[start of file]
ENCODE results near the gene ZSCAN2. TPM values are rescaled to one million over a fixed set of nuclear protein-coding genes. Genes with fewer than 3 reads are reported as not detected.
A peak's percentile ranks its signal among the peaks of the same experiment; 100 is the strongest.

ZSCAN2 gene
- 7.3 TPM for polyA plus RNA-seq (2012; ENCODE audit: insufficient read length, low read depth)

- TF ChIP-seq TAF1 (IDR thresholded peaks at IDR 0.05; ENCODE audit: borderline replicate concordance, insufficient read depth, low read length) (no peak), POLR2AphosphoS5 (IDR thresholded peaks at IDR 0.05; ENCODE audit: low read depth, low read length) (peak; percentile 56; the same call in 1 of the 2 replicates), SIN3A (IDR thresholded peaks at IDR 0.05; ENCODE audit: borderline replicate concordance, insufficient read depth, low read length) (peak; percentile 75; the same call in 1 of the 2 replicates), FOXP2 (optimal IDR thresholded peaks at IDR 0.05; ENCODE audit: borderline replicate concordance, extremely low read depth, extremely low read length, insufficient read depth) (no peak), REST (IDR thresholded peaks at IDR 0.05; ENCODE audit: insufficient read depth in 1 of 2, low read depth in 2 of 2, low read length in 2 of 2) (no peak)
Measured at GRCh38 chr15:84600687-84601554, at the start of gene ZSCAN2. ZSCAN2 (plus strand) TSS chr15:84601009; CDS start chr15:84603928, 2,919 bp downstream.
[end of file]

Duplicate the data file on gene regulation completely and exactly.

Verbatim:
ENCODE results near the gene ZSCAN2. TPM values are rescaled to one million over a fixed set of nuclear protein-coding genes. Genes with fewer than 3 reads are reported as not detected.
A peak's percentile ranks its signal among the peaks of the same experiment; 100 is the strongest.

ZSCAN2 gene
- 7.3 TPM for polyA plus RNA-seq (2012; ENCODE audit: insufficient read length, low read depth)

- TF ChIP-seq TAF1 (IDR thresholded peaks at IDR 0.05; ENCODE audit: borderline replicate concordance, insufficient read depth, low read length) (no peak), POLR2AphosphoS5 (IDR thresholded peaks at IDR 0.05; ENCODE audit: low read depth, low read length) (peak; percentile 56; the same call in 1 of the 2 replicates), SIN3A (IDR thresholded peaks at IDR 0.05; ENCODE audit: borderline replicate concordance, insufficient read depth, low read length) (peak; percentile 75; the same call in 1 of the 2 replicates), FOXP2 (optimal IDR thresholded peaks at IDR 0.05; ENCODE audit: borderline replicate concordance, extremely low read depth, extremely low read length, insufficient read depth) (no peak), REST (IDR thresholded peaks at IDR 0.05; ENCODE audit: insufficient read depth in 1 of 2, low read depth in 2 of 2, low read length in 2 of 2) (no peak)
Measured at GRCh38 chr15:84600687-84601554, at the start of gene ZSCAN2. ZSCAN2 (plus strand) TSS chr15:84601009; CDS start chr15:84603928, 2,919 bp downstream.